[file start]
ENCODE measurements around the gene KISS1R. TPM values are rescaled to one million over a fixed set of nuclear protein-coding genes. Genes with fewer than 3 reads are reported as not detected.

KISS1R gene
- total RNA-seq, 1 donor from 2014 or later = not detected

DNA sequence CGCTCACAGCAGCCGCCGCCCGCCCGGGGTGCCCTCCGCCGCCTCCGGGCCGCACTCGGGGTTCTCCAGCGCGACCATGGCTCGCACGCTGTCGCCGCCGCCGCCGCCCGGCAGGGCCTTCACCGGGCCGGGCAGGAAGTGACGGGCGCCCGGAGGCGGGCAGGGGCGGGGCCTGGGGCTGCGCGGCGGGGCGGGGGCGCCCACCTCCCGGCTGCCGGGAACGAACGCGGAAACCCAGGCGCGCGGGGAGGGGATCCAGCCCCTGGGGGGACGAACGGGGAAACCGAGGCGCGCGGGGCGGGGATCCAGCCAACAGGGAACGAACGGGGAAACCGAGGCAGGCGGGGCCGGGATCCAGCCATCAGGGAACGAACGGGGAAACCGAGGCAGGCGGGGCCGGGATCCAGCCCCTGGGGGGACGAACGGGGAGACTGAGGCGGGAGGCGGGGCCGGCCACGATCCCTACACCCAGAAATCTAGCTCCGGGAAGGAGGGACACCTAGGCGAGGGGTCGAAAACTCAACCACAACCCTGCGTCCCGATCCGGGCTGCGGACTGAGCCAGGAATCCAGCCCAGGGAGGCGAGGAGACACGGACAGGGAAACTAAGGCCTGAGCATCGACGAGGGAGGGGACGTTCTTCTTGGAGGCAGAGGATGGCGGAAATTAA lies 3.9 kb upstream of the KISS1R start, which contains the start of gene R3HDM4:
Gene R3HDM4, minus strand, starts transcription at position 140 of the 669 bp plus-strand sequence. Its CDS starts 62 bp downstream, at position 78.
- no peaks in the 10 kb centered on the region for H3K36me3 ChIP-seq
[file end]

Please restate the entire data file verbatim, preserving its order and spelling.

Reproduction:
ENCODE measurements around the gene KISS1R. TPM values are rescaled to one million over a fixed set of nuclear protein-coding genes. Genes with fewer than 3 reads are reported as not detected.

KISS1R gene
- total RNA-seq, 1 donor from 2014 or later = not detected

DNA sequence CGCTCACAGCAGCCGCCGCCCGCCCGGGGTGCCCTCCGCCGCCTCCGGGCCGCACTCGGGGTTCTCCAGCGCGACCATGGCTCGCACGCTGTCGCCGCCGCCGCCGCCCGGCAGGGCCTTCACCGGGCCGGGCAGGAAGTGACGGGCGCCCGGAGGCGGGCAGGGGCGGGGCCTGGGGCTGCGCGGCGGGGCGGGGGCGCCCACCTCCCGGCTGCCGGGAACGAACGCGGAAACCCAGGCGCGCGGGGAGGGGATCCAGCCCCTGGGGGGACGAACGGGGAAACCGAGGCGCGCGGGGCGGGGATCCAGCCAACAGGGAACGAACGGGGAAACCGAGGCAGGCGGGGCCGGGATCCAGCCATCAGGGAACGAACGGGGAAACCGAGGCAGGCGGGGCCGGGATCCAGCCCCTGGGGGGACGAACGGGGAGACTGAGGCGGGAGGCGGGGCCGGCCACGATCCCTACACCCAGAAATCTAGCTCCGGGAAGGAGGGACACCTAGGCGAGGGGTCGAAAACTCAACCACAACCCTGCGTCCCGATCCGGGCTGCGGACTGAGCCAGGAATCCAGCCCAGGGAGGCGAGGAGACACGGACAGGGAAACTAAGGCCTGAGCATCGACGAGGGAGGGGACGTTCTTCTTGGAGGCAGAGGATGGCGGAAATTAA lies 3.9 kb upstream of the KISS1R start, which contains the start of gene R3HDM4:
Gene R3HDM4, minus strand, starts transcription at position 140 of the 669 bp plus-strand sequence. Its CDS starts 62 bp downstream, at position 78.
- no peaks in the 10 kb centered on the region for H3K36me3 ChIP-seq